Question: What is a Public Emergency Alarm Reporting System?
Answer: Public emergency alarm reporting systems shall consist of alarm boxes and alarm processing equipment that communicate on a wired or wireless network(s), one-way or two-way, meeting the requirements of this chapter. This shall include systems that use a communications infrastructure that is publicly owned, operated, and controlled. The requirements of this chapter shall apply to systems and equipment for the transmission and reception of alarm and other emergency signals, including those from auxiliary alarm systems, connected to the public emergency alarm reporting system. (NFPA 72 - 2010).
Question: I would like to know if a municipal fire alarm box installation falls under any ADA guidelines and if so, please reference which ones.
Call boxes, sidewalk telephones, and other pedestrian features are covered by title II of the ADA (State and Local Governments). There are three basic 'requirements':
1: Newly-installed boxes must meet accessibility provisions for access to them, operating force, reach range, and clear ground space at controls; they cannot be protruding objects;
2: Altered boxes need to meet newly-installed requirements to the maximum extent feasible; and
3: Existing inaccessible boxes need to be prioritized for improvement under your transition plan.
Here is a link to the current standard:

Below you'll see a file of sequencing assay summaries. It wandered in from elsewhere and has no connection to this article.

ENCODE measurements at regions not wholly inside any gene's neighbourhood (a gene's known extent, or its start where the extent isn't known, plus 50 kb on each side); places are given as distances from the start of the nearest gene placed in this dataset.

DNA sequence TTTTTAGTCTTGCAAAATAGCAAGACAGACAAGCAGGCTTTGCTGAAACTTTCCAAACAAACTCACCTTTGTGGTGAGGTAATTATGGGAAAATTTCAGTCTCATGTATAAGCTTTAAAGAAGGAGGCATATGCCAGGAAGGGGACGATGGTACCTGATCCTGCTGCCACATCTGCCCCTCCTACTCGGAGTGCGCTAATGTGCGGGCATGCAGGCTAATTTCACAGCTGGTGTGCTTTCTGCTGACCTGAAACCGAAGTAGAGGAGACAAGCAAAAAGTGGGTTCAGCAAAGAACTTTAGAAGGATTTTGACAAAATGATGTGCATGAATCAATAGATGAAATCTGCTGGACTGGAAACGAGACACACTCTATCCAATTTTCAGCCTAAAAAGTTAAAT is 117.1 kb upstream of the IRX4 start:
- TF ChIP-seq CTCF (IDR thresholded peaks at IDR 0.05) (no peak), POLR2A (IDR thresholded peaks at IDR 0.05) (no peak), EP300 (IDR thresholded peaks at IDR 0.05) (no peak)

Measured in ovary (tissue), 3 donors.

http://www.ada.gov/reg3a.html#Anchor-Appendix-52467; see 4.2-4.5 and 4.27 for specific provisions. (about 1/4 of the way through the document.)
Also, here’s more information from the ADA website:
Excerpt from the Accessible Rights-of-Way: A Design Guide:
3.6.7 Miscellaneous Items
Other items commonly found on sidewalks—fire pull-stations, mailboxes (including curbside receptacles for overnight delivery services), information and sales kiosks, and fixed vending machines—should meet basic accessibility requirements for approach, reach range, and operating force and control. Sidewalk passage should not be narrowed by the placement or installation of such items, particularly at turns and ramps and in places that require additional maneuvering space to operate an element or feature.
Other than having the manufacturers come into compliance with ADA requirements, fire boxes can be mounted parallel to sidewalks (but watch out for reach restrictions). Also, an empty box or some other item (flower pot) can be strapped to the base section within 0” – 27” for a person with a cane to detect the obstacle, again, not protruding further than the fire box itself.